I met Tom Dunkel a few years ago at one of the many book fairs held annually in Washington D.C. He had just published “Color Blind,” which I had never heard of, and was between conversations. I jumped in, fell in love with the idea of his book, which tells the story of an integrated barnstorming North Dakota-based baseball team in the mid-1930s (a decade before Jackie Robinson first played in the big leagues), and bought it just like that. It’s an incredibly well-researched and detailed work that appeals to more than just those who love the game of baseball – the social mechanics of the time, place, and people plays a large role in the narrative.
Five Baseball Movies You Need To Watch
As far as I am concerned, this is the finest piece of baseball pop culture to have ever been produced. “Major League” tells the story of a fictionalized Cleveland Indians season, in which the team’s owner has devised a plot to tank and subsequently move the team to Florida. She fills the team with a bunch of nobodies and washed-up scrubs. But they won’t go down without a fight. Funny, wacky, and just true enough to life, “Major League” is a must watch for anyone who actively gives two shits about baseball.
Listen, I can’t help it that the indispensable baseball movies are also bonafide classics. This is the world we live in. It doesn’t discount the truth that “The Sandlot” may be the best baseball movie of them all – why else did Hollywood essentially stop making baseball movies after 1993? You know the story. You still think about Wendy Peppercorn. You still daydream about stealing home like Benny the Jet. I know you do. You can’t convince me otherwise.
Kevin Costner is the king of baseball movies. Between this, “Bull Durham,” and “For Love of the Game,” Costner is no stranger to lacing up the spikes and “having a catch.” To me, “Field of Dreams” is the best of them (though “Bull Durham” is absolutely worth watching). There’s something about baseball and fathers and sons that keeps this from falling overboard into melodramatic fantasy and instead grounds it with a powerful sense of grief and loss. Yes, you are going to cry. Apologies to “A League of Their Own,” but there is crying in baseball.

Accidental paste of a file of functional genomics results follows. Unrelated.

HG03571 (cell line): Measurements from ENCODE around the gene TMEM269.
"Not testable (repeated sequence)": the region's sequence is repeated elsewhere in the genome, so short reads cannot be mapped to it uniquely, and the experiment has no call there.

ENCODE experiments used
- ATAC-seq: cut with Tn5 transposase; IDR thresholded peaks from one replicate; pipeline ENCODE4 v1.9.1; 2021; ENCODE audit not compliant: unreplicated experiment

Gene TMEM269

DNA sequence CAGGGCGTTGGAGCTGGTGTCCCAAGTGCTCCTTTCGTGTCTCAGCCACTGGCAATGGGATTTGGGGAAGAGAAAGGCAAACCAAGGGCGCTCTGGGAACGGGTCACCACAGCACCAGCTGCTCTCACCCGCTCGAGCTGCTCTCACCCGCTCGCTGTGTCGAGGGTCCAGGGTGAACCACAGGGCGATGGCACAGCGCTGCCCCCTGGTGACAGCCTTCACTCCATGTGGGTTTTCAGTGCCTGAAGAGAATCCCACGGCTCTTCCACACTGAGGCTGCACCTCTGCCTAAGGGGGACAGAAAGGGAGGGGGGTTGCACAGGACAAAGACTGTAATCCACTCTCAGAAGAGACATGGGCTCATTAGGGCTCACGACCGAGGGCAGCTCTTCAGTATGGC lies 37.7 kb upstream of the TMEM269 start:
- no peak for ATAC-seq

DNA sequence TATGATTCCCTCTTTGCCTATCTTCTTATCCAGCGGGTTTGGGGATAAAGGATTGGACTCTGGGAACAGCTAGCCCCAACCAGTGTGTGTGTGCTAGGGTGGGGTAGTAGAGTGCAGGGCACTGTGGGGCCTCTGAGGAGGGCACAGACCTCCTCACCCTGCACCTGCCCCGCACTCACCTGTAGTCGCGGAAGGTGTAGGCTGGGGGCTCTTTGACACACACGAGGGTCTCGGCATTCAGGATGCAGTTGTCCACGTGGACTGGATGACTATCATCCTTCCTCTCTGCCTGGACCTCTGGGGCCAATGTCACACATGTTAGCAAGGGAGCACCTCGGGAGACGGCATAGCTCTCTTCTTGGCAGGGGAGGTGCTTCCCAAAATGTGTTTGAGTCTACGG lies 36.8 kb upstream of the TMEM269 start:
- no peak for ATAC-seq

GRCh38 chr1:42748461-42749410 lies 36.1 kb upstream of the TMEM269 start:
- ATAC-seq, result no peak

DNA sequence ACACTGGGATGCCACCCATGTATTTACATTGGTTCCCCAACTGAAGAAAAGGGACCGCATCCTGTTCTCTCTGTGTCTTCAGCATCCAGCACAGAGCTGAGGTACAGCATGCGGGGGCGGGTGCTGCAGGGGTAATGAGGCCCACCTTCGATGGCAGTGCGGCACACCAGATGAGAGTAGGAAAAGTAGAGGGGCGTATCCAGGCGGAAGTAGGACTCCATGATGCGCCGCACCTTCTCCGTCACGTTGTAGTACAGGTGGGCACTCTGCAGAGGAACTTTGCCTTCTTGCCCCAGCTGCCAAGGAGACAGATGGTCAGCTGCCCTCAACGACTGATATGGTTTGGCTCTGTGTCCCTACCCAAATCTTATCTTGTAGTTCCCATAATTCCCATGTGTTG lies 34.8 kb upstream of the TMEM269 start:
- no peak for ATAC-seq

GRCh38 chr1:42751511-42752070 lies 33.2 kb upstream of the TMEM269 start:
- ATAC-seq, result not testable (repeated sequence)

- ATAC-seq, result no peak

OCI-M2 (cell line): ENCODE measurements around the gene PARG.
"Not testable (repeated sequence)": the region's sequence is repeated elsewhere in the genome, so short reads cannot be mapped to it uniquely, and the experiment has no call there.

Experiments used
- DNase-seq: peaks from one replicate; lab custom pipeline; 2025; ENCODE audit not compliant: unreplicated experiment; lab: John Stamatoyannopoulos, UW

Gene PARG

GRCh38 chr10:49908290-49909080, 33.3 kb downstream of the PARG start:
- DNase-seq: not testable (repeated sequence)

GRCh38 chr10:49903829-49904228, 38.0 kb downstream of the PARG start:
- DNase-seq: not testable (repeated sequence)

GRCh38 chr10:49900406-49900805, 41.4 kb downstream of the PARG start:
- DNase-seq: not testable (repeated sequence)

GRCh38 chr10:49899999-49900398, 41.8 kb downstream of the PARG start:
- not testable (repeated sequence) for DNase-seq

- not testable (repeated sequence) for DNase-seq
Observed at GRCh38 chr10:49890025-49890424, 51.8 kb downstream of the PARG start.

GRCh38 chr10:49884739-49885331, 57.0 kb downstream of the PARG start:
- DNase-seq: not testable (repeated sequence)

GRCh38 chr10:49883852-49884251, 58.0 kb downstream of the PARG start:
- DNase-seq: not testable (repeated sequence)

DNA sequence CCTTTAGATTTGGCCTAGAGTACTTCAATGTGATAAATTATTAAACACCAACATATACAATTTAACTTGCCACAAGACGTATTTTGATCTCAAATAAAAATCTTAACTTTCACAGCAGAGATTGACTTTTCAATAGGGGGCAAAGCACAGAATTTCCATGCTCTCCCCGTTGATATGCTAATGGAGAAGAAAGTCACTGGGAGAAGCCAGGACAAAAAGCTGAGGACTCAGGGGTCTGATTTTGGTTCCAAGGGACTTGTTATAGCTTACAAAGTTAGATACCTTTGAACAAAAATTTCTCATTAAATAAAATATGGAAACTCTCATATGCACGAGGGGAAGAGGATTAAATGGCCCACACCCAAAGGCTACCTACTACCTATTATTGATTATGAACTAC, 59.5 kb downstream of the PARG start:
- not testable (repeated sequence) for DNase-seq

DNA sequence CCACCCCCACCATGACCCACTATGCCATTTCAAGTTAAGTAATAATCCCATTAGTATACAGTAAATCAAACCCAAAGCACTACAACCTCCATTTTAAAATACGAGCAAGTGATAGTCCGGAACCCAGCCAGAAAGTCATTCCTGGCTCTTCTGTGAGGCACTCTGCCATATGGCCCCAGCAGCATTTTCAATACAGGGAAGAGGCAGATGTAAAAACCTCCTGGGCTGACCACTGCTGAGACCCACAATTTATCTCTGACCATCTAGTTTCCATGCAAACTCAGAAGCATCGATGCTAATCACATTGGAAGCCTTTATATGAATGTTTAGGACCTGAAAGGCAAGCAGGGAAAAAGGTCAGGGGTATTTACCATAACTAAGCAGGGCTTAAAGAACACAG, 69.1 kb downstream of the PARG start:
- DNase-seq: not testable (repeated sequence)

It’s a little much, perhaps, but nonetheless it’s an important and influential baseball flick (and possibly the subject of a future Lit To Lens podcast?). Built on the shoulders of myth, “The Natural” tells the story of the fictional Roy Hobbes – “The best there ever was.” Seriously injured early in his playing career, Hobbes (as played by Robert Redford) breaks into the big leagues at nearly 40 and finds himself tied up in a dirty, corrupt system. Unlike in the novel, in the movie it all works out in the end.
I’ll branch away from the classics for my last choice, “No No: A Documentary.” On June 12, 1970, Pittsburgh Pirates pitcher Dock Ellis threw a no-hitter, striking out six San Diego Padres and walking eight. In 1984 he claimed he did this while under the influence of LSD – at some points of the game, he says, he thought the home plate umpire was Richard Nixon. His claims have been impossible to verify, but they give you a pretty good idea of Ellis as a person: brash, cocky, a little irresponsible. The documentary, though promising the story of the LSD no-no, extends into a larger story about Dock Ellis, from young kid through his up-then-down playing career and onto his work helping addicts in his last years. Ellis was a fascinating guy and excellent documentary material who did so much more for the game of baseball (both as a player and a champion for African Americans in the sport) than pitch nine innings of no-hit ball while high.